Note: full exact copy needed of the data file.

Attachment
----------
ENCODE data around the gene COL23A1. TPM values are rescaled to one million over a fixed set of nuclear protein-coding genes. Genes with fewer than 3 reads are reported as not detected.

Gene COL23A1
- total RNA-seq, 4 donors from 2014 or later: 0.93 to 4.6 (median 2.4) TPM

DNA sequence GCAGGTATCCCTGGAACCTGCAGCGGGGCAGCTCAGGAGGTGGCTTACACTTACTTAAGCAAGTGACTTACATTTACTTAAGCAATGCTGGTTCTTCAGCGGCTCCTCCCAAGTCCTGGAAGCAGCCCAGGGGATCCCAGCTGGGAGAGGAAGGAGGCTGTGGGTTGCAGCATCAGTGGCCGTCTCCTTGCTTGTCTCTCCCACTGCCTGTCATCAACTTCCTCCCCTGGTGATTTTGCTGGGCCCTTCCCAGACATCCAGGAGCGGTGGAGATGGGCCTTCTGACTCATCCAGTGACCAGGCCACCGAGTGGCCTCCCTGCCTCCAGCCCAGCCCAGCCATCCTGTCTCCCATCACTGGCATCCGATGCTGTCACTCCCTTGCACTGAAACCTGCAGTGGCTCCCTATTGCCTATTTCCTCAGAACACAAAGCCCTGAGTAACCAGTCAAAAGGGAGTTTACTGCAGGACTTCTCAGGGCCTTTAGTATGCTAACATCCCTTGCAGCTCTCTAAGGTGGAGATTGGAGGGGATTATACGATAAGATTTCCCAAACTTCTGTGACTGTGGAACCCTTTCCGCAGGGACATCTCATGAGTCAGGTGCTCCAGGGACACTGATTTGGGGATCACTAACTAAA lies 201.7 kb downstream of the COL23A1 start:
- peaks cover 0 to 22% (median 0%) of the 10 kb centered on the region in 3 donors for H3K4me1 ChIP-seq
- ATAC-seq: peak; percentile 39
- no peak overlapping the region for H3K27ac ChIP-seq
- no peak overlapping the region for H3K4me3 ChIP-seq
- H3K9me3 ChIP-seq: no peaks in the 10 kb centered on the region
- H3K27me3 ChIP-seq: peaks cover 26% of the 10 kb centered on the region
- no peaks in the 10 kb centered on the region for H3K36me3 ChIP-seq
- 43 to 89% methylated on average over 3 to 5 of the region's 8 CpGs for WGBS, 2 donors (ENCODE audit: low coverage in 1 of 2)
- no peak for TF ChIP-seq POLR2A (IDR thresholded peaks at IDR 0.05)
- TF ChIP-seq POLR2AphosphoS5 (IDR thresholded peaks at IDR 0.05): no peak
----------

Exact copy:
ENCODE data around the gene COL23A1. TPM values are rescaled to one million over a fixed set of nuclear protein-coding genes. Genes with fewer than 3 reads are reported as not detected.

Gene COL23A1
- total RNA-seq, 4 donors from 2014 or later: 0.93 to 4.6 (median 2.4) TPM

DNA sequence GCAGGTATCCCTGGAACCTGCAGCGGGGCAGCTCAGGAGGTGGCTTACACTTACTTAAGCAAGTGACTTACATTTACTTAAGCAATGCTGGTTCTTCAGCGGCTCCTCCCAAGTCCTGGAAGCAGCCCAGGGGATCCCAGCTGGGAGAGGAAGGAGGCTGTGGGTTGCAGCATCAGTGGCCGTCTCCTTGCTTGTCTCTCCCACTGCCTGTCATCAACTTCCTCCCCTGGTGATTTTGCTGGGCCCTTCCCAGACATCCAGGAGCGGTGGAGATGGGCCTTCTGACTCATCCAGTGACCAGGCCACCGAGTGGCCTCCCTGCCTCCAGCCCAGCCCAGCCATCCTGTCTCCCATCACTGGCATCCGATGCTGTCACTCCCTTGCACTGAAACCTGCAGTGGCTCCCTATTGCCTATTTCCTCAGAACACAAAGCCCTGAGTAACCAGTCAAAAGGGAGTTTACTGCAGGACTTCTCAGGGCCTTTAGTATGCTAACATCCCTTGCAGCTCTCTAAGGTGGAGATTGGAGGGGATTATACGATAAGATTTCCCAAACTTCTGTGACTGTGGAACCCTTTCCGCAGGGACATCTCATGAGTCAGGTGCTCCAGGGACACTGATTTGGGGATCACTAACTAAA lies 201.7 kb downstream of the COL23A1 start:
- peaks cover 0 to 22% (median 0%) of the 10 kb centered on the region in 3 donors for H3K4me1 ChIP-seq
- ATAC-seq: peak; percentile 39
- no peak overlapping the region for H3K27ac ChIP-seq
- no peak overlapping the region for H3K4me3 ChIP-seq
- H3K9me3 ChIP-seq: no peaks in the 10 kb centered on the region
- H3K27me3 ChIP-seq: peaks cover 26% of the 10 kb centered on the region
- no peaks in the 10 kb centered on the region for H3K36me3 ChIP-seq
- 43 to 89% methylated on average over 3 to 5 of the region's 8 CpGs for WGBS, 2 donors (ENCODE audit: low coverage in 1 of 2)
- no peak for TF ChIP-seq POLR2A (IDR thresholded peaks at IDR 0.05)
- TF ChIP-seq POLR2AphosphoS5 (IDR thresholded peaks at IDR 0.05): no peak